The office is bright. There are three windows, of which one opens. Another is a big bay, a little like the one that graced my first apartment, in Back Bay, years ago.

All windows still have the original moldings, complete with dentils.

A bay window! Dentils!


The office also has a French door, with period hardware, and a transom window over the door that looks like it might actually work. I don't check, though. Period fittings can be fragile.

Fragile as academic jobs.

As I make my way out of the building, headed for my class, a young man holds the door for me.

"The last gentleman!" I say, grinning. Does he get it?

He smiles back, then smiles bigger. Yes, he gets it. He does.

If I don't outlast the fittings, I hope at least to give them a good fight.


Reasons, Claims & Warrants

J is just out of the bath. M is braiding her hair.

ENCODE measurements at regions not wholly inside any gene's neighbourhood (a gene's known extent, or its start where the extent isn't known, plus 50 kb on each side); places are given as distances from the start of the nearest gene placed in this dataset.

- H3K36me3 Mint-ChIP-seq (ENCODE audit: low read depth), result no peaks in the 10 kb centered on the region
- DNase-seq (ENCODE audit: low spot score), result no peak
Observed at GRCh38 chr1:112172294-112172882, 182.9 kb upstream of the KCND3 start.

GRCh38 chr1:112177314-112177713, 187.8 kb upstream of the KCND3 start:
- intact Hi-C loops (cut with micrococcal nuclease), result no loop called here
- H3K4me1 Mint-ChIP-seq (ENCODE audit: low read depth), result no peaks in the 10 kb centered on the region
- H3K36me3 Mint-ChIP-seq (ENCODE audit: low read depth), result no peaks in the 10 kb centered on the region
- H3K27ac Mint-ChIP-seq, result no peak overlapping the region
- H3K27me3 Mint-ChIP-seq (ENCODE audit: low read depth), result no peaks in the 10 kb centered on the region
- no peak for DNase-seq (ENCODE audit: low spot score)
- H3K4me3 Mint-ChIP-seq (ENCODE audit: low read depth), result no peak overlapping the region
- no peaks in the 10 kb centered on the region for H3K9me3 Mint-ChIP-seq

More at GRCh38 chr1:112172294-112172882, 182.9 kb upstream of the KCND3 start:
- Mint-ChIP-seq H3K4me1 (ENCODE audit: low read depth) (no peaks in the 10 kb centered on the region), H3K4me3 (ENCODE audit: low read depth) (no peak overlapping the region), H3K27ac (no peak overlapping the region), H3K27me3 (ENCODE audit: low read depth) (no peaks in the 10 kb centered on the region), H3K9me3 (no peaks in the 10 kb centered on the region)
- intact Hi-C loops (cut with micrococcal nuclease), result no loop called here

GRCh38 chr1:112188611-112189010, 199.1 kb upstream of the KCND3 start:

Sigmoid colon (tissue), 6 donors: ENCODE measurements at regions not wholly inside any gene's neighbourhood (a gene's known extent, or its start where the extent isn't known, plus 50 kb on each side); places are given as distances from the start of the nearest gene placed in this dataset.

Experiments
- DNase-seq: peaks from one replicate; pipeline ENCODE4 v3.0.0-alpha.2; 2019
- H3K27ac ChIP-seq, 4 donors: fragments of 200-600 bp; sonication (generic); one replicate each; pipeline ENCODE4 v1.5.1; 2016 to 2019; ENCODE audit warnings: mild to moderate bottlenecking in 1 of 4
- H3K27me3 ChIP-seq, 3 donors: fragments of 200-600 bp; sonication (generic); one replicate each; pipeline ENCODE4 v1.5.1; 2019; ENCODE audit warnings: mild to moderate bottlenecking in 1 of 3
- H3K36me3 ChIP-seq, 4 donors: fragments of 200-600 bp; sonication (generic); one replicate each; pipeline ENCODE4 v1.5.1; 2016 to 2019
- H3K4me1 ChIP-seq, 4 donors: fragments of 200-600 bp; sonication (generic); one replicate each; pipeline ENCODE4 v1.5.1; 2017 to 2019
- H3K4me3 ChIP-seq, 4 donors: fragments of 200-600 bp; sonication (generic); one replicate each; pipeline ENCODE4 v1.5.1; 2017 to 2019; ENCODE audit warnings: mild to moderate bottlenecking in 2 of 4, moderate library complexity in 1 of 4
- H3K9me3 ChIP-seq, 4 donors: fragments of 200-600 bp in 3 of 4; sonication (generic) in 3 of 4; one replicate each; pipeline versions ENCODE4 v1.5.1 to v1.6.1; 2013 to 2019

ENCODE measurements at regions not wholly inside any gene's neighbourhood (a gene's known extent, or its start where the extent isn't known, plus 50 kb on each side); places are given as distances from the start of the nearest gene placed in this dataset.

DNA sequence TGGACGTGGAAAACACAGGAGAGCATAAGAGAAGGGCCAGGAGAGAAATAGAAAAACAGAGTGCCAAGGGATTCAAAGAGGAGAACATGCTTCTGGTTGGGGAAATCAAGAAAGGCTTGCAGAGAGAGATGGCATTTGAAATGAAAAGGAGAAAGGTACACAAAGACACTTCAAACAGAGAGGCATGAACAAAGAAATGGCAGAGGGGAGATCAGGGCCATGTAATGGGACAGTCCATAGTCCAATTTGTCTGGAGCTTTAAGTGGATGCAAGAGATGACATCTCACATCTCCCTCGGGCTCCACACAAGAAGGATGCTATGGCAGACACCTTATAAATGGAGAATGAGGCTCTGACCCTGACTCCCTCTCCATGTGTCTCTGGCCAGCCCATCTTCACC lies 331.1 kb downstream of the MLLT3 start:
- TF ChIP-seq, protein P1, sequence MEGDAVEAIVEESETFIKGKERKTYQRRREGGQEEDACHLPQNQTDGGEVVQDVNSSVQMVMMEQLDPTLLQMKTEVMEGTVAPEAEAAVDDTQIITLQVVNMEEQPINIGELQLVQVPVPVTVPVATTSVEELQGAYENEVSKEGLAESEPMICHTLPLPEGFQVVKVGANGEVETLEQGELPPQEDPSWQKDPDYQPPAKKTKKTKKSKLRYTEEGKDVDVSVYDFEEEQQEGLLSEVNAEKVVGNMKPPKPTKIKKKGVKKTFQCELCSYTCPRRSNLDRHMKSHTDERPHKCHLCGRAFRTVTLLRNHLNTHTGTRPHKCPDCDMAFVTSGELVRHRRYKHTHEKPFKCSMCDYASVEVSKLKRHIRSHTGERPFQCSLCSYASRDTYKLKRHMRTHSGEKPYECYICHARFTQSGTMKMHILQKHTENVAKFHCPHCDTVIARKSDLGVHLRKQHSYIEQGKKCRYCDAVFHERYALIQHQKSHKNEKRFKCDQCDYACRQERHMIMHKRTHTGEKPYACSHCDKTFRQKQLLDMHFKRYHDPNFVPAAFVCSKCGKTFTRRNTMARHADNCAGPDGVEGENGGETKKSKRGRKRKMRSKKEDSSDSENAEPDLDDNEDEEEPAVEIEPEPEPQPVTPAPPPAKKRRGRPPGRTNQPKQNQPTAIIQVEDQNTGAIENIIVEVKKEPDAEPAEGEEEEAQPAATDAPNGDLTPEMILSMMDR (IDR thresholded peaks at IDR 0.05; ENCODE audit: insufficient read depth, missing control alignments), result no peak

"L and I have arguments at school," J says.

"Oh?" I worry about this. Arguments between first graders can be brutal. "What sorts of arguments?"

"Well, L says we have to do one thing, and I say we have to do another. And that is the argument."

"Hmm. That sounds more like a disagreement to me." Another teachable moment. I have already admitted my weakness for these things. "If you want to have an argument, you have to provide reasons for what you want. And reasons for those reasons."

J looks at me. "Reasons for the reasons?"

"Those are called warrants. Like right now, Daddy is braiding your hair. Why are you doing that, M?"

"So it doesn't get tangled while J sleeps."

"So that is your reason. But why," I press, "is that important? What is motivating your argument?"

"It will take ten minutes tomorrow morning to brush J's hair if it is not braided, and it will hurt. So we are saving time and aggravation."

"So those are your warrants."


J mulls it over. Then she burps.

"That," I say, trying not to giggle, "was unwarranted."

"No, it wasn't," J retorts. "I made you laugh, and when someone laughs, that is the end of the argument."

So there.